Nurturing the Whole Child

by Chandra Johnson, Early Childhood Educator at the Waldorf School of Tacoma

How can we, as parents and educators, support the whole health of today’s children in an over-stimulating, overwhelming, and hectic world? The answer is both complex and simple at the same time. We must provide a healthy rhythm, give proper boundaries, and ensure they have sufficient rest. We must also supply warmth and comfort, allow time for imaginative outdoor play, limit media exposure and, of course, provide proper nutrition. These are the essentials for supporting our children’s well-being.

In a Waldorf classroom, this is done strategically and carefully. The early years are crucial to a child’s development in order to properly prepare them for the future. Each student is taught social and emotional skills such as learning how to feel confident and comfortable with his or her body. They learn how to function in a group and how to navigate the world through movement and balance. Throughout those lessons, they are developing fine and large motor skills such as sensory integration and hand-eye coordination. They develop an understanding of their place in the world as they learn about nature and the environment. All of this provides a foundation for proper brain development which is necessary for academic excellence and success.

Is there such a thing as a difficult child? Or are they telling us they need less of something – or perhaps more of something else? Every exhibited behavior is telling us something of importance. It is our goal to identify and relieve any hindrances to their self expression and to set them up for optimal development. Providing a healthy rhythm supports that goal.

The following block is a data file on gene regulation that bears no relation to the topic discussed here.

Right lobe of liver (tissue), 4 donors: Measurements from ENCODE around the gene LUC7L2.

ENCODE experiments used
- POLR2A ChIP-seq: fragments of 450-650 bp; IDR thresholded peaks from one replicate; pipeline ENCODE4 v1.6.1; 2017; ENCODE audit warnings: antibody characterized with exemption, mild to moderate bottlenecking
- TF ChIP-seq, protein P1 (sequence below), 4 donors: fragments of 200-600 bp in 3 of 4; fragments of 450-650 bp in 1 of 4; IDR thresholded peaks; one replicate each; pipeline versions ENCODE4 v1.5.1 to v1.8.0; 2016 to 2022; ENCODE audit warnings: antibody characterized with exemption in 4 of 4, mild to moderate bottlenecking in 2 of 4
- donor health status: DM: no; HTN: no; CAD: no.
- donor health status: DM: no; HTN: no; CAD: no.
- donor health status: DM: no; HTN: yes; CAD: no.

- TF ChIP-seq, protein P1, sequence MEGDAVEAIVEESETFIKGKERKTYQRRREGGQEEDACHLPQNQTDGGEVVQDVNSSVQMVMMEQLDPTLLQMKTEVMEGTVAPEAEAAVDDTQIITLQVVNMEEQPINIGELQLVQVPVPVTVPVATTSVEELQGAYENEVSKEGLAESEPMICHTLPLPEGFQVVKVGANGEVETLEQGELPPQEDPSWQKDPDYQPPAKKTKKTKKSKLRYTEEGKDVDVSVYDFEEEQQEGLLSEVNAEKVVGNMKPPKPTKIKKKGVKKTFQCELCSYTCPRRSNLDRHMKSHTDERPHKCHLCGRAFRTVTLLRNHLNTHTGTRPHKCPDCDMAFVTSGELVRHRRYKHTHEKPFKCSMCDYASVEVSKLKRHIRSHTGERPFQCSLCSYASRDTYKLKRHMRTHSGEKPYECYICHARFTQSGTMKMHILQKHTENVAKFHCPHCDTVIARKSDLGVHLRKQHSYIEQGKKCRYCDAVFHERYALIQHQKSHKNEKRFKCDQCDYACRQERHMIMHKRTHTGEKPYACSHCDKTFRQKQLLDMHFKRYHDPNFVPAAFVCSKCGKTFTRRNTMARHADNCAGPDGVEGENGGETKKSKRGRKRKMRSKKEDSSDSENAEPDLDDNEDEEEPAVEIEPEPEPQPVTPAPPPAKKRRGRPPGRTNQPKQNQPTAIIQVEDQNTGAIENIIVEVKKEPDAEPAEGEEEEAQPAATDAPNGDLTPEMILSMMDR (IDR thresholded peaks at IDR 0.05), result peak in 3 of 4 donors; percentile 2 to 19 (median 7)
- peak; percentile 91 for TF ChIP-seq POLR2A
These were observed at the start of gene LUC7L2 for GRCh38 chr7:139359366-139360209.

Let’s take a glimpse into the rhythm of a Waldorf early childhood classroom.

Our day may begin either outside or inside. When we start outside, the fresh morning air allows the children to settle in, especially if they may have started with a hectic or busy morning. Because we ensure they are dressed properly and feel warm, they are able to focus solely on playtime without a thought about being cold, wet or uncomfortable. They dig, make mud pies and play imaginatively which sets the mood for the day. If we begin inside, the aroma of fresh, organic, morning meals being prepared will immediately bring calmness and familiarity to the child. The are invited to help prepare meals by kneading dough on bread day or cutting vegetables on soup day.

The children then meet in “circle.” This is the time when everyone comes together to meet each other and greet the day. We teach the children specific movements that are designed to connect brain pathways, develop listening and imitative skills as well as enhancing sequencing language, memory and fine and large motor skills – all in an imaginative way.

Next is a morning walk, which is a restful time for the mind. It enhances their metabolism, rhythmic system, and muscles. This also allows them to recognize seasonal changes. Learning the rhythms of the seasons and nature provides security, balance, and form for the child which allows their abilities to unfold naturally. We then enjoy a mid-morning meal together which is high in healthy fats, whole grains, and organic vegetables.

Throughout it all there is a flow of “in” breath and “out” breath designed to nurture the child. When we do something that is active and stimulating, which is the “out,” we will then bring them inward for a calm or creative activity which provides balance, sturdiness, and encourages a sense of self care. The children then have a rest, participate in creative free play, such as beeswax modeling, painting, or other crafts and then relax into story time.

Supporting the whole health of the child takes time, dedication, and support. We watch the seeds that have been planted, bloom as they grow into productive and balanced citizens of the world. They will be prepared to problem solve, meeting the world confidently, creatively, and responsibly with respect towards themselves, the environment and their community.


Chandra Johnson is a preschool teacher at the Tacoma Waldorf School, where she was introduced to the possibilities of how one can embrace, grow, and enlighten each child through education. Chandra graduated from Tacoma Community College with
an Associates in Science and Arts, then earned her Waldorf Teacher Training Certificate from Sound Circle Teacher Training in Seattle. Visit tacomawaldorf.org for more information.